Impacts of climate chanage on spruce beetles and mountain pine beetles : similarites, differences, and analysis of forest management techniques Shi, Yue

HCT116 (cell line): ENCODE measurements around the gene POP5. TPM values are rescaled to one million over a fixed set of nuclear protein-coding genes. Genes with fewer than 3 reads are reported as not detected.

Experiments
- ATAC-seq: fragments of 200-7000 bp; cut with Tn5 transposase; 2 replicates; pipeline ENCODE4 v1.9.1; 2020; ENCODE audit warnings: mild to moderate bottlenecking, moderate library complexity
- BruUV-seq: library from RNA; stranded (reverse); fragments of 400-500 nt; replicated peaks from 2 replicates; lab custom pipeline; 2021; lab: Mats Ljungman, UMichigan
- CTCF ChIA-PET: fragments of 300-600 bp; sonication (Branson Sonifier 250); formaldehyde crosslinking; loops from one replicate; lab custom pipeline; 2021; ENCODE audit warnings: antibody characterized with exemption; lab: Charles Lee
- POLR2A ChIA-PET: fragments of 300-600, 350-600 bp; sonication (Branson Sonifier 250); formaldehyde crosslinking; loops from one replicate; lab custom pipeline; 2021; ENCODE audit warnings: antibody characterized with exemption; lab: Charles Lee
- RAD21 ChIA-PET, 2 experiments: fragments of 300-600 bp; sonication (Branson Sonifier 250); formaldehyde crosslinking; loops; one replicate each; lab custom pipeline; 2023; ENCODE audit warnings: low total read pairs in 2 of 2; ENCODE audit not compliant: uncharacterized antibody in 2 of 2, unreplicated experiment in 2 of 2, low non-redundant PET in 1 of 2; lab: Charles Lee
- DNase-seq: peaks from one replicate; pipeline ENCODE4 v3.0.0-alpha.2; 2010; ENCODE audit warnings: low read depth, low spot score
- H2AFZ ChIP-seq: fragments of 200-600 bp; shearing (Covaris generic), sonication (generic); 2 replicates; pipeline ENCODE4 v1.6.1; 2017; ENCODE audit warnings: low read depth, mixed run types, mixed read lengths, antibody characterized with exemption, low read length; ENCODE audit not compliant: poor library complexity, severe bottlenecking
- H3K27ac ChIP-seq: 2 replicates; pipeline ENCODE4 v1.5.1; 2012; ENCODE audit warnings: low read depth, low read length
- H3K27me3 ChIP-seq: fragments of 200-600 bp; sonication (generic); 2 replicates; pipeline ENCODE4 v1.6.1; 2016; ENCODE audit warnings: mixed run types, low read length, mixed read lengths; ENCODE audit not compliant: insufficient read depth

Mountain pine beetle (Dendroctonus ponderosae) and spruce beetle (Dendroctonus rufipennis) are two primary bark beetles found in Western North America. Extraordinary outbreaks have occurred in both species populations which have resulted in significant forest mortality over the last two decades. Compared with historical eruptions, the recent outbreaks are considered to be a consequence of climate change. The rise in temperature, precipitation, and extreme weather events has affected the phenology of both insects and hosts. The two beetle species have been affected in diverse ways by climate change. The mountain pine beetle has been predominately affected by their range expansion through invasion into an increasing number of climatically suitable habitats, while the spruce beetle has been affected by an increase in the probability of the univoltine population within its host’s range. Regardless of these different mechanisms, climate change has resulted in a similar growth trend in the two species populations, thus leading to intensive biotic disturbances in north-western forests. Due to a conglomeration of uncertainties and challenges in forest management options, immediate direct or indirect intervention is required in the infested area to conserve valuable forest resources.
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